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Need to protect our courts

It is probably not a coincidence that as the countdown to the general elections in February and March 2019 begins, there seems an odious uptick in the tendency of undesirable elements to target our courts for violence. The reverence attached to the temple of justice appears to have taken flight.

Only on 11th May this year, the Port Harcourt High Court complex in the Rivers State capital was attacked by a faction of a major political party over issues pending in the courts. In video footages widely broadcast on the social media, armed hoodlums were seen turning the complex into a “war” zone. Many judiciary workers were injured, facilities destroyed and court records vandalised.

Last week Wednesday, 22nd August 2018 witnessed a re-enactment of this sordid drama in Orlu, Imo State, when yet-to-be-identified arsonists wreaked havoc on Senior Magistrate Courts 1 and 2. Court files and records, perhaps the specific targets of the lawbreakers, were also reportedly set ablaze. Only a few weeks ago, some policemen were reported to have assaulted a magistrate at a court in Ngor Okpalla in the same Imo State for allegedly setting free some robbery suspects.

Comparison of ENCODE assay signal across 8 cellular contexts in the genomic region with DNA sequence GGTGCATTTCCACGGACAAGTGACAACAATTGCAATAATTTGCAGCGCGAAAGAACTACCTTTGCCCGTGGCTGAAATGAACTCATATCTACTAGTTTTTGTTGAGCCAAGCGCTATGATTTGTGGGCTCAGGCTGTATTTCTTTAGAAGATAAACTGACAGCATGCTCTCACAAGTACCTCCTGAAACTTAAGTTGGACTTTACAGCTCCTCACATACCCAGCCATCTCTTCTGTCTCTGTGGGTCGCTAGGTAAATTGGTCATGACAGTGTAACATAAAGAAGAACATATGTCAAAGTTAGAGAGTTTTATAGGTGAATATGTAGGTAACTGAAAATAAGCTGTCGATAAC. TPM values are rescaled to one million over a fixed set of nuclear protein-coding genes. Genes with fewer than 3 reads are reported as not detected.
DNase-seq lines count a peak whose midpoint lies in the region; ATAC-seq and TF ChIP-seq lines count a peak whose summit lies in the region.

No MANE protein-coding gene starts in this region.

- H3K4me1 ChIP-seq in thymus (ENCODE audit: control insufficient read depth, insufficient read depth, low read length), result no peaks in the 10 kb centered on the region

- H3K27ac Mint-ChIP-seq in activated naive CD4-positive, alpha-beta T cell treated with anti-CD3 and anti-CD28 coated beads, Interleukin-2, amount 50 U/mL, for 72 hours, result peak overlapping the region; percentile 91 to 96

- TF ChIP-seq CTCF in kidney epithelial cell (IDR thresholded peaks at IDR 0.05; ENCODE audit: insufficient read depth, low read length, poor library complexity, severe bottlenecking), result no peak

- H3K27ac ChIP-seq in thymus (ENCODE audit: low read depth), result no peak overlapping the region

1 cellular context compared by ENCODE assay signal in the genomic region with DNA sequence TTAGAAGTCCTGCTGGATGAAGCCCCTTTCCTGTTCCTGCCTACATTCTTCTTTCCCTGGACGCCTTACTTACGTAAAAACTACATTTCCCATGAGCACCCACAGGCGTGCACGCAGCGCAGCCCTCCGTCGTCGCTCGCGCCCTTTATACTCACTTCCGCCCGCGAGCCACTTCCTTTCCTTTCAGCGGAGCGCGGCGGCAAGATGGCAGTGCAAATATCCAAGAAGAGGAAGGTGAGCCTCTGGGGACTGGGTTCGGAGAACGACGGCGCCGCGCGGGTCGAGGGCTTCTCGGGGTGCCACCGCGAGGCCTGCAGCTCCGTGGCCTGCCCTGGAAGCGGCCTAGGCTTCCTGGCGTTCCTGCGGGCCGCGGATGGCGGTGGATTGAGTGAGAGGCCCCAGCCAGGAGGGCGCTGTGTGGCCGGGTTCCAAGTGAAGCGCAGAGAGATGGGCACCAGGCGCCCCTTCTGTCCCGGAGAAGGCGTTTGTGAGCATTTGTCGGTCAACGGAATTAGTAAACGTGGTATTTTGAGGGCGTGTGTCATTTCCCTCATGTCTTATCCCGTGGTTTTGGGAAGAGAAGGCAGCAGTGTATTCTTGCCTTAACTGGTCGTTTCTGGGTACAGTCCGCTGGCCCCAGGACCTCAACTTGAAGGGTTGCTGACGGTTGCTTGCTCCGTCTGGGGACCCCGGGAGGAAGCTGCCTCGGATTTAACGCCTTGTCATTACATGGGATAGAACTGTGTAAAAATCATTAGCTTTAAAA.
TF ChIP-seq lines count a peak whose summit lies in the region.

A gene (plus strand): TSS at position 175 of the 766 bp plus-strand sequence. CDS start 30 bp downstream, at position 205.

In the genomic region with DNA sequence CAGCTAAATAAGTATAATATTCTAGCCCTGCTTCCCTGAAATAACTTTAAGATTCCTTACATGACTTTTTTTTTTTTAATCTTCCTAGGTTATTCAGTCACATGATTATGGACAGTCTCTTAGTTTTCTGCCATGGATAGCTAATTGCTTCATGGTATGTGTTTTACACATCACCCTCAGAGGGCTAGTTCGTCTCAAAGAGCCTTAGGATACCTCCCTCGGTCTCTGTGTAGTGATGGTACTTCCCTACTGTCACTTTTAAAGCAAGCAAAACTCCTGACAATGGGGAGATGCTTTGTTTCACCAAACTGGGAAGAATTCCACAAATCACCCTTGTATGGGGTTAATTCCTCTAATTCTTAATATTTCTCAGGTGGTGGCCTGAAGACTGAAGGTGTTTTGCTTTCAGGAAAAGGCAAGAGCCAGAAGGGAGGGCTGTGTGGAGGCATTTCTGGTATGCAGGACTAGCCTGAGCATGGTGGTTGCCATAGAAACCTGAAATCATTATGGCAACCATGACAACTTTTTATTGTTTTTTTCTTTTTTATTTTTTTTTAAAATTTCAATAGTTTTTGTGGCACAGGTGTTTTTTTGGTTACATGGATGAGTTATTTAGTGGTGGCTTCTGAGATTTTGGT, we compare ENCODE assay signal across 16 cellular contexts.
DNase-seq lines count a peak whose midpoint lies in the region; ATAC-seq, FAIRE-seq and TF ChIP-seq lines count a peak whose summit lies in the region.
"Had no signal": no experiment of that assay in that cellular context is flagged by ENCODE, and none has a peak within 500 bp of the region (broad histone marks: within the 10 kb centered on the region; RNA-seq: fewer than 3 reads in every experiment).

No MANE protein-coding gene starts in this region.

There is hardly any part of the country that has been spared the irreverence of court attacks. Judiciary officers, especially judges, are made to work in a growing atmosphere of fear and apprehension. Court records are also specifically targeted, perhaps with a view to thwarting the course of justice and allowing lawbreakers go free.

Obviously, this trend is increasing because firm examples have not been made of past culprits. In spite of the coup-like atmosphere and the general outrage that followed the Port Harcourt court complex invasion nobody has been apprehended for prosecution. Most assaults on the judiciary perpetrated by, or at the instance of, privileged political interest groups never get seriously tackled to prevent future occurrence.

The tendency by our law enforcement agents to loose-handle these serious crimes against the last hope for the common man simply embolden the anarchists to attack our public institutions and on-duty officials whenever their selfish interests are threatened. This must be stopped forthwith. Otherwise our country will rapidly dissolve into a Hobbesian theatre where might is right and those who control the instruments and forces of violence will overcome our civic culture.

It must be strongly reiterated that the Judiciary, the temple of justice, as the final arbiter between the elective and appointive arms of government, and also the last bastion of the high and low within our nation, must be protected. Court records must be doubly-protected through digitisation.

All of us will seek justice one day. The courts must be safeguarded and fully enabled to dispense it without fear or favour.

 


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